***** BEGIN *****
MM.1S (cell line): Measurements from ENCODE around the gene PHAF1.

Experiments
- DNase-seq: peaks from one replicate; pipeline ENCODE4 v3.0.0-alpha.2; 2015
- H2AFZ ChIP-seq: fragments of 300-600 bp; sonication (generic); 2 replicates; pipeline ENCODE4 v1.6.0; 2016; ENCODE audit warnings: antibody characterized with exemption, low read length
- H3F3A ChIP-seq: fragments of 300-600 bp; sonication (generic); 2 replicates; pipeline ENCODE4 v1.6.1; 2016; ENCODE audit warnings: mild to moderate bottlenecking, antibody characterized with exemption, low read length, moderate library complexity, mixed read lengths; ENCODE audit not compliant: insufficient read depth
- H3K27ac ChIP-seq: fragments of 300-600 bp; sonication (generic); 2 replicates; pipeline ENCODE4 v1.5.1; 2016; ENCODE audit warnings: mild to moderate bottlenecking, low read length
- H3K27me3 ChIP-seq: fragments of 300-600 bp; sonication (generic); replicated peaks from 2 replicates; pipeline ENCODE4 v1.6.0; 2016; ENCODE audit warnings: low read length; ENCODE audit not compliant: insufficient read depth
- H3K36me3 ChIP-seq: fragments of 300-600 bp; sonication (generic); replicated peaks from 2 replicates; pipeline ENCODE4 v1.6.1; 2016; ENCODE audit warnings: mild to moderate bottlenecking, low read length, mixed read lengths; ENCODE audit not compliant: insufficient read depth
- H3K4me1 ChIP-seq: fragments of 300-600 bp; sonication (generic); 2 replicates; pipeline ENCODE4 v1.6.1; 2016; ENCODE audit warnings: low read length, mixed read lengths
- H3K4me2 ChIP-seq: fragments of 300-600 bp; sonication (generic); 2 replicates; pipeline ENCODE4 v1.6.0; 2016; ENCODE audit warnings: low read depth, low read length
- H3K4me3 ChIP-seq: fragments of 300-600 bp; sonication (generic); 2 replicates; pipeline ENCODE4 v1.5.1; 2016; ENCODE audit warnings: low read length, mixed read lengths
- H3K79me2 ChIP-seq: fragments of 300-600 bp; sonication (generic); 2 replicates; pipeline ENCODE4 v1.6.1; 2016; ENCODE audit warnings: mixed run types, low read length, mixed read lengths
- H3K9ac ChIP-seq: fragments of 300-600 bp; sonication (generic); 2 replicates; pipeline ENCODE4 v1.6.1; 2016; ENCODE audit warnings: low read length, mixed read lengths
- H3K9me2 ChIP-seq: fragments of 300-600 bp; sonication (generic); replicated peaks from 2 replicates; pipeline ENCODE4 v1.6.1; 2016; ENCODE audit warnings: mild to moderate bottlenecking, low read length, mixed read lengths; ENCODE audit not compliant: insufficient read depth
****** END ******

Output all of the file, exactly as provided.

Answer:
MM.1S (cell line): Measurements from ENCODE around the gene PHAF1.

Experiments
- DNase-seq: peaks from one replicate; pipeline ENCODE4 v3.0.0-alpha.2; 2015
- H2AFZ ChIP-seq: fragments of 300-600 bp; sonication (generic); 2 replicates; pipeline ENCODE4 v1.6.0; 2016; ENCODE audit warnings: antibody characterized with exemption, low read length
- H3F3A ChIP-seq: fragments of 300-600 bp; sonication (generic); 2 replicates; pipeline ENCODE4 v1.6.1; 2016; ENCODE audit warnings: mild to moderate bottlenecking, antibody characterized with exemption, low read length, moderate library complexity, mixed read lengths; ENCODE audit not compliant: insufficient read depth
- H3K27ac ChIP-seq: fragments of 300-600 bp; sonication (generic); 2 replicates; pipeline ENCODE4 v1.5.1; 2016; ENCODE audit warnings: mild to moderate bottlenecking, low read length
- H3K27me3 ChIP-seq: fragments of 300-600 bp; sonication (generic); replicated peaks from 2 replicates; pipeline ENCODE4 v1.6.0; 2016; ENCODE audit warnings: low read length; ENCODE audit not compliant: insufficient read depth
- H3K36me3 ChIP-seq: fragments of 300-600 bp; sonication (generic); replicated peaks from 2 replicates; pipeline ENCODE4 v1.6.1; 2016; ENCODE audit warnings: mild to moderate bottlenecking, low read length, mixed read lengths; ENCODE audit not compliant: insufficient read depth
- H3K4me1 ChIP-seq: fragments of 300-600 bp; sonication (generic); 2 replicates; pipeline ENCODE4 v1.6.1; 2016; ENCODE audit warnings: low read length, mixed read lengths
- H3K4me2 ChIP-seq: fragments of 300-600 bp; sonication (generic); 2 replicates; pipeline ENCODE4 v1.6.0; 2016; ENCODE audit warnings: low read depth, low read length
- H3K4me3 ChIP-seq: fragments of 300-600 bp; sonication (generic); 2 replicates; pipeline ENCODE4 v1.5.1; 2016; ENCODE audit warnings: low read length, mixed read lengths
- H3K79me2 ChIP-seq: fragments of 300-600 bp; sonication (generic); 2 replicates; pipeline ENCODE4 v1.6.1; 2016; ENCODE audit warnings: mixed run types, low read length, mixed read lengths
- H3K9ac ChIP-seq: fragments of 300-600 bp; sonication (generic); 2 replicates; pipeline ENCODE4 v1.6.1; 2016; ENCODE audit warnings: low read length, mixed read lengths
- H3K9me2 ChIP-seq: fragments of 300-600 bp; sonication (generic); replicated peaks from 2 replicates; pipeline ENCODE4 v1.6.1; 2016; ENCODE audit warnings: mild to moderate bottlenecking, low read length, mixed read lengths; ENCODE audit not compliant: insufficient read depth